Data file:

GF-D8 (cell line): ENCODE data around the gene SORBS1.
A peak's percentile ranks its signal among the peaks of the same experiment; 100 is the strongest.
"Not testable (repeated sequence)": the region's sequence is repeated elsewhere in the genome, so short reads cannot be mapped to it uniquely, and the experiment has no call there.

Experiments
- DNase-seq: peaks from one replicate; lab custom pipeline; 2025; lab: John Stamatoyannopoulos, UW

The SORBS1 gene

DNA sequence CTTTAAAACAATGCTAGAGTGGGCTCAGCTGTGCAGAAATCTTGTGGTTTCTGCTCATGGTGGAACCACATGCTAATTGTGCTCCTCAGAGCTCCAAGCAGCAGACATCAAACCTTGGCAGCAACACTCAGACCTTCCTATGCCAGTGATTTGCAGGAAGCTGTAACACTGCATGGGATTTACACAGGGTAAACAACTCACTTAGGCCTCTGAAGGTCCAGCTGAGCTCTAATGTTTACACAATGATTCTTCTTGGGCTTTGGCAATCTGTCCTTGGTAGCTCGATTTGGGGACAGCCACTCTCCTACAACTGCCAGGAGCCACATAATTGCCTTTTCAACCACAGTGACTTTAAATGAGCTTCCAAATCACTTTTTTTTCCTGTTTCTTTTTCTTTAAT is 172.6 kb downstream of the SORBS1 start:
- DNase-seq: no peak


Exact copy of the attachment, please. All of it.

GF-D8 (cell line): ENCODE data around the gene SORBS1.
A peak's percentile ranks its signal among the peaks of the same experiment; 100 is the strongest.
"Not testable (repeated sequence)": the region's sequence is repeated elsewhere in the genome, so short reads cannot be mapped to it uniquely, and the experiment has no call there.

Experiments
- DNase-seq: peaks from one replicate; lab custom pipeline; 2025; lab: John Stamatoyannopoulos, UW

The SORBS1 gene

DNA sequence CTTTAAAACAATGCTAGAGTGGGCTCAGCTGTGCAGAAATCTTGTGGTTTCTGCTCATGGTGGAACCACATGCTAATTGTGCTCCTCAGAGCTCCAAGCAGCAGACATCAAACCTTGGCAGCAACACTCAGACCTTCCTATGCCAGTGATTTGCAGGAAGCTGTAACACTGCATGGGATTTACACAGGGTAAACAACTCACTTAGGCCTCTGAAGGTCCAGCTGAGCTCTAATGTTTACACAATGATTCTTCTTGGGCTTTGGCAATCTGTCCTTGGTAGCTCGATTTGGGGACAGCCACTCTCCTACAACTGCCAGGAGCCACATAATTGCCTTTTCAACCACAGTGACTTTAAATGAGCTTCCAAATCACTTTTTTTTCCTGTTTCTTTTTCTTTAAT is 172.6 kb downstream of the SORBS1 start:
- DNase-seq: no peak